The most auspicious directions for the year are: Northwest, North and West, East is for mentor luck. South is lucky for wealth. However, do not face the South direction and do not disturb, dig or renovate because the Grand Duke Jupiter moves to the South this year. If you are facing this direction at home or at work, Marites recommends to carry a Tai Sui amulet. Good luck and Fat Fat Fat (for luck)!!

Monday, 20 January 2014

Day hike to Mt. Batulao (new trail)

Our destination, the 12th peak 
Brrrrr!!! It was freezing when we arrived at 7:30 am to climb the new trail of Mt. Batulao in Nagsubu, Batangas. Karen and Kebo, who just arrived from Geneva, were garbed in their winter coats while Marge and I were wearing bonnets, scarves and fleece. We didn't expect the cold weather, especially the winds.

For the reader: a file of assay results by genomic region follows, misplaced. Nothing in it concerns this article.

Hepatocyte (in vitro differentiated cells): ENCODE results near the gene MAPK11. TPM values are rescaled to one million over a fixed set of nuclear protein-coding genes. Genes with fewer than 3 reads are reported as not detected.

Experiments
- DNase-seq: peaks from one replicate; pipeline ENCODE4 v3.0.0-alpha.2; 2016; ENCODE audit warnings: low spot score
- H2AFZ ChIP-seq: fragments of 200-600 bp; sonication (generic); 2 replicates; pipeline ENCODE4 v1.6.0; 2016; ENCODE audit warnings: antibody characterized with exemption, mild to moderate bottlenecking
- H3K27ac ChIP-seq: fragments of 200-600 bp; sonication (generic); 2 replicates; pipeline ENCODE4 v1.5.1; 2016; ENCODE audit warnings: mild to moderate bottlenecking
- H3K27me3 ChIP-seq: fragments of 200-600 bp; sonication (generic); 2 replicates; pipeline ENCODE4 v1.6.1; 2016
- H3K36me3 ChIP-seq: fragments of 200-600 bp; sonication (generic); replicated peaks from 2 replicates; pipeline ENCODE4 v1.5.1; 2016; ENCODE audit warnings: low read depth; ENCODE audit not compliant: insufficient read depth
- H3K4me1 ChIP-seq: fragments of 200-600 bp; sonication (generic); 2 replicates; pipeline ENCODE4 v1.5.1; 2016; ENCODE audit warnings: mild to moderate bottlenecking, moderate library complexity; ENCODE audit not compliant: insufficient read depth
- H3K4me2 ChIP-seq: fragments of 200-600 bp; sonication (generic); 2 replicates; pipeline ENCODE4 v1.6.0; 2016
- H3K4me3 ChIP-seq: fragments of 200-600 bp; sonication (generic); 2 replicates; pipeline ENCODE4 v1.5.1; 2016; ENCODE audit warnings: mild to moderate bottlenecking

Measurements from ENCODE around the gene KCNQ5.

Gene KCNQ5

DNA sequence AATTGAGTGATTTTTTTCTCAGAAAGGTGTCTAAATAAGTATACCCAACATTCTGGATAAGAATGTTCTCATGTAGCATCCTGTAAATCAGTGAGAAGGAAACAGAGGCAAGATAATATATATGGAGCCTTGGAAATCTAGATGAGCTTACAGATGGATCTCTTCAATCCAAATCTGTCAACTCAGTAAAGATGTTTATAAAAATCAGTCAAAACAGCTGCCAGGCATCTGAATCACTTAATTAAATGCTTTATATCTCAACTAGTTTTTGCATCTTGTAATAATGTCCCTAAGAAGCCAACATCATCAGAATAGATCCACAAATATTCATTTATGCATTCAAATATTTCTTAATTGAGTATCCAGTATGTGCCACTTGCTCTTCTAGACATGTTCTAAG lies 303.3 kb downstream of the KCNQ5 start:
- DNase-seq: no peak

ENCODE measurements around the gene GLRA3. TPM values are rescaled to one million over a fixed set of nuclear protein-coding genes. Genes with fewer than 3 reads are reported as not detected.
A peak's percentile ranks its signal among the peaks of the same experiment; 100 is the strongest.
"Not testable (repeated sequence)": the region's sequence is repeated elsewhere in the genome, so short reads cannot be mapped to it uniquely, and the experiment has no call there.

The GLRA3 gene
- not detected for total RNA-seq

The plan was to hike to the 12th peak, to the summit (812 meters in elevation) using the new trail  (left photo) and be back by noon to head to Tagaytay for lunch. That's two hours up and two hours down.

Mt. Batualo is easy to get to. It is located right at the border of Tagaytay and Batangas, about two hours drive from Manila. The jump off point is in Everest Golf and Country Club.


Warning though the climb can be pretty challenging. Most of the trail was made up of loose soil and at times, sandy gravel which made it quite slippery. Towards the summit, the last 2-3 peaks, we were clambering over boulder rocks. In case you don't want your hands to get cut or injured, wear gloves. We were  trying to grab anything that we can hold on to - weeds, plants, protruding rocks, name it -  just to get a grip and help pull us up.
loose sandy trail

clamber over rocks